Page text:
Budget could lead to a Buy to Let boom?

Budget could lead to a Buy to Let boom?

Last weeks budget raised a few eyebrows as the Chancellor included a surprise change to pension withdrawal requirements.  From April 2015, there will be no requirements to purchase an annuity (providing ongoing monthly income) from built up pension contributions.  This was an interesting amendment as effectively the Chancellor is allowing and trusting the consumer to invest their life investment wisely!  However, the immediate response is that many will put their funds in to property and this could lead to a Buy to Let boom.  Details are still not confirmed, but customers will need to take professional advice as this could lead to a number of different tax implications if the full funds are withdrawn in one go.  Nevertheless, the move should also create competition across both sectors as the annuity market will need to become a choice compared to a Buy to let, as it will no longer be an obligation.

Gross mortgage lending was up 43% in February compared to the same time in 2013 report the Council of Mortgage Lenders.  Lending in the region of £15.2bn was advanced to customers, although this was slightly down on January’s £16.1bn.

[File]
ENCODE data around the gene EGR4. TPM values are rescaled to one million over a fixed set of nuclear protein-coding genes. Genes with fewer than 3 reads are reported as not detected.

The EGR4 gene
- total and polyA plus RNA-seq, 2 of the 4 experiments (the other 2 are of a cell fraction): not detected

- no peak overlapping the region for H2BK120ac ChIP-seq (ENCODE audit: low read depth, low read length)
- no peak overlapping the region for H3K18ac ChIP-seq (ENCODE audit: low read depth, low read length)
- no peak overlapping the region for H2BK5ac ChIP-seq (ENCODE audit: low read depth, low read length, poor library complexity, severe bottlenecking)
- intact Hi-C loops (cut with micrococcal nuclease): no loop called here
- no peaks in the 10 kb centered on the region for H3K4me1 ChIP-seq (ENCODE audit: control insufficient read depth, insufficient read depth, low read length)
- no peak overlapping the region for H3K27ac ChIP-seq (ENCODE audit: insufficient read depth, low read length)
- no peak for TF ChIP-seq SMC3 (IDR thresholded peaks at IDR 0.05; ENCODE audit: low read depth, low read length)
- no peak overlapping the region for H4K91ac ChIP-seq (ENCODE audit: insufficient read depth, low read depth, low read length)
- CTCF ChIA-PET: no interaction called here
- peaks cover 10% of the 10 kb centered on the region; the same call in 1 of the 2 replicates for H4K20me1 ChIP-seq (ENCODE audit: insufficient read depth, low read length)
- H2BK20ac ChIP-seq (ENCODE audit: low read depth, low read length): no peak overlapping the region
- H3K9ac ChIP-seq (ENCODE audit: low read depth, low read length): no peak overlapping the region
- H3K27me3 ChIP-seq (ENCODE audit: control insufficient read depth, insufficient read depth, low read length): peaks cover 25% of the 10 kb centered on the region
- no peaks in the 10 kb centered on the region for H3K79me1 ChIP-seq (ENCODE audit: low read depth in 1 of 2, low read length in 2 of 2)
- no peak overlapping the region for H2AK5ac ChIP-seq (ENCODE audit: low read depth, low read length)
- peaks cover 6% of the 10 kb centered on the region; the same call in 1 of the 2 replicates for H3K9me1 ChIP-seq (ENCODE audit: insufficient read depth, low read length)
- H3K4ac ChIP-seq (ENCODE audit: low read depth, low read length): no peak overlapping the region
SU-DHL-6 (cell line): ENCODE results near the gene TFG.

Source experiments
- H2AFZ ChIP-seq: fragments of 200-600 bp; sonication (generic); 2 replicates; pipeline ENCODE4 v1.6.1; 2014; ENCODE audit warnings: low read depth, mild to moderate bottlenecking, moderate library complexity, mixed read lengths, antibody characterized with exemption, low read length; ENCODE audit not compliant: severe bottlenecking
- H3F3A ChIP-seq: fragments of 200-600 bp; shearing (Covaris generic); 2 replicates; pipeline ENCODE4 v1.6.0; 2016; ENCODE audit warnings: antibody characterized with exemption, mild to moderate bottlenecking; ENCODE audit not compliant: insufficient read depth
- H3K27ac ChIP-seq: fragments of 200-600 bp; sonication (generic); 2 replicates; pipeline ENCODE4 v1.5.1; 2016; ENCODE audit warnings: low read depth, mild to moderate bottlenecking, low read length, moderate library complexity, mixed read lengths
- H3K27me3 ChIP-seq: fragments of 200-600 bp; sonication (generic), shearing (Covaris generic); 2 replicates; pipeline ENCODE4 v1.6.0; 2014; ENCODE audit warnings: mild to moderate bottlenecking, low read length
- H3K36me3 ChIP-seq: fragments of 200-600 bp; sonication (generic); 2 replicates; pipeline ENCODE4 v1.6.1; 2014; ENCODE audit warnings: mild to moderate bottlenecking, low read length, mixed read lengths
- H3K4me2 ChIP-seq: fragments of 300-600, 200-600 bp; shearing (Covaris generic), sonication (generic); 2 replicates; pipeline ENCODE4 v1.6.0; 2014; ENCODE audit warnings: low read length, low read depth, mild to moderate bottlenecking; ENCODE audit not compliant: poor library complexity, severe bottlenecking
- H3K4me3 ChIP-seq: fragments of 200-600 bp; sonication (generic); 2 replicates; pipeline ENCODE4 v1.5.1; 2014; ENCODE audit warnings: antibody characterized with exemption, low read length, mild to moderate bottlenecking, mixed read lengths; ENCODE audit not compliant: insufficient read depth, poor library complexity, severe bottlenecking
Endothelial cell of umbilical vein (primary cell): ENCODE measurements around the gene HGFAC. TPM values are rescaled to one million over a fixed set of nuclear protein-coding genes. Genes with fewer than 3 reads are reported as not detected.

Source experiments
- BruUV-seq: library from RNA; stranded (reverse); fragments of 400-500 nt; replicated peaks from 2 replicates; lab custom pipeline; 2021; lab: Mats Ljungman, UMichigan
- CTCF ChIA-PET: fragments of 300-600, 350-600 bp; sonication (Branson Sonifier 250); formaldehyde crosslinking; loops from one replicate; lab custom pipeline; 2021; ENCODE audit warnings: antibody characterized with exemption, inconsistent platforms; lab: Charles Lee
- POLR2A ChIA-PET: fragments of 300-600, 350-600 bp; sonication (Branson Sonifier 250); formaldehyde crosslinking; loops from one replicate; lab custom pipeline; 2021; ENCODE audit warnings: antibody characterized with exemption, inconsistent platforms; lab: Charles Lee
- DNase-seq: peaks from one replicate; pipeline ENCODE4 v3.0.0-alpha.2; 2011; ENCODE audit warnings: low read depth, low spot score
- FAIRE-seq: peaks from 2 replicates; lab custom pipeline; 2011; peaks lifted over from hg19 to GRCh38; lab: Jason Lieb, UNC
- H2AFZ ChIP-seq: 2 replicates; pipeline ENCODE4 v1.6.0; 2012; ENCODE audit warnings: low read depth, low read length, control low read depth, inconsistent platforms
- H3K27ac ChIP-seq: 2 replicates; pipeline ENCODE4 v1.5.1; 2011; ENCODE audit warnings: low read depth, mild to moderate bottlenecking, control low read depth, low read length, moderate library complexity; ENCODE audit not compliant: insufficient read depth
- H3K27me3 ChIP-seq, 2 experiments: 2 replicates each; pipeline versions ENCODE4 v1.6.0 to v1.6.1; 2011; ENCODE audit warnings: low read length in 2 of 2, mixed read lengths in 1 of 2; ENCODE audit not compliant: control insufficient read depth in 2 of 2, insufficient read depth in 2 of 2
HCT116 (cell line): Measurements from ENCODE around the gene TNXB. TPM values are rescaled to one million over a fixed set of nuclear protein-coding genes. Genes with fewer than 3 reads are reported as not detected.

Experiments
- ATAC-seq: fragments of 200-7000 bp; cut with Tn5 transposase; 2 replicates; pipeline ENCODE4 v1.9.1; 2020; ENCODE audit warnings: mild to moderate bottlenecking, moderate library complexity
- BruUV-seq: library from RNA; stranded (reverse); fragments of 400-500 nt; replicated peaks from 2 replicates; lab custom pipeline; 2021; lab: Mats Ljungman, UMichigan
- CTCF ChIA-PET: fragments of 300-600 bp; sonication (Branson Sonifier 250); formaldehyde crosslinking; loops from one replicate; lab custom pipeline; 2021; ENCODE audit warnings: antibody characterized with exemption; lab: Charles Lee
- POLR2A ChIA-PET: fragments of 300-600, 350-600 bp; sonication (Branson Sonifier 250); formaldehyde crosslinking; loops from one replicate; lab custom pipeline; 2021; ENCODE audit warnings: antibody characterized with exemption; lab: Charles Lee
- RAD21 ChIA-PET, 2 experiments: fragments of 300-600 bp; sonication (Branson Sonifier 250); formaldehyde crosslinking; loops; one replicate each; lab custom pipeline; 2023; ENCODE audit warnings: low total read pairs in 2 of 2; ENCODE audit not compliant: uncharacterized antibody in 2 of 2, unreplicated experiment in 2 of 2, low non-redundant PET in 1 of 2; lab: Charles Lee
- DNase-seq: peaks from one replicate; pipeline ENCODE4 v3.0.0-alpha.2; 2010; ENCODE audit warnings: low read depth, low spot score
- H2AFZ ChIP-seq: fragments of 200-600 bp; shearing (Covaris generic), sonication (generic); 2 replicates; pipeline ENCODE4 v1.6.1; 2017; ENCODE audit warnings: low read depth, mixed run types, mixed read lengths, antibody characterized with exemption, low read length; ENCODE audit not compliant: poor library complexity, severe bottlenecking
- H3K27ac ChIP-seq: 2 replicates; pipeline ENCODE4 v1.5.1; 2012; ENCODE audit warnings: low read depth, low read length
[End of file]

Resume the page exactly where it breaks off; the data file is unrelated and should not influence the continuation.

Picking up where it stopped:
Finally, we’re just a month away from MMR.  The Mortgage Market Review comes in to effect on April 26th and will fundamentally change the way a lender looks at a mortgage application.

One area being reviewed is affordability, a key element when arranging a mortgage.  The MMR takes this a step further in also requiring a lender to predict affordability into the future.  Will any material changes occur in the next five years; how much will you spend on seasonal commitments this year; will you need to consider an increase in property size to meet family requirements?  These are just some of the more intrusive questions that are to be explored when budgeting for a mortgage.

But this also means that from April onwards, what was once an affordable mortgage may suddenly become unaffordable due to the perception the lender has on consumer spending habits, both historically and projected for the future.  

We are also noticing the phasing out of income multiples and the introduction of affordability models.   So, no more 4 x income discussions.  The amount you can borrow will depend on your monthly net income against expenditure and living costs. 

Lenders are just starting to release their new systems and income and expenditure calculation models to us.  I will update you on any progress over the coming weeks.  However do be advised that the time in research and recommendation for a suitable mortgage product might just start to increase as each lender advises their differing requirements!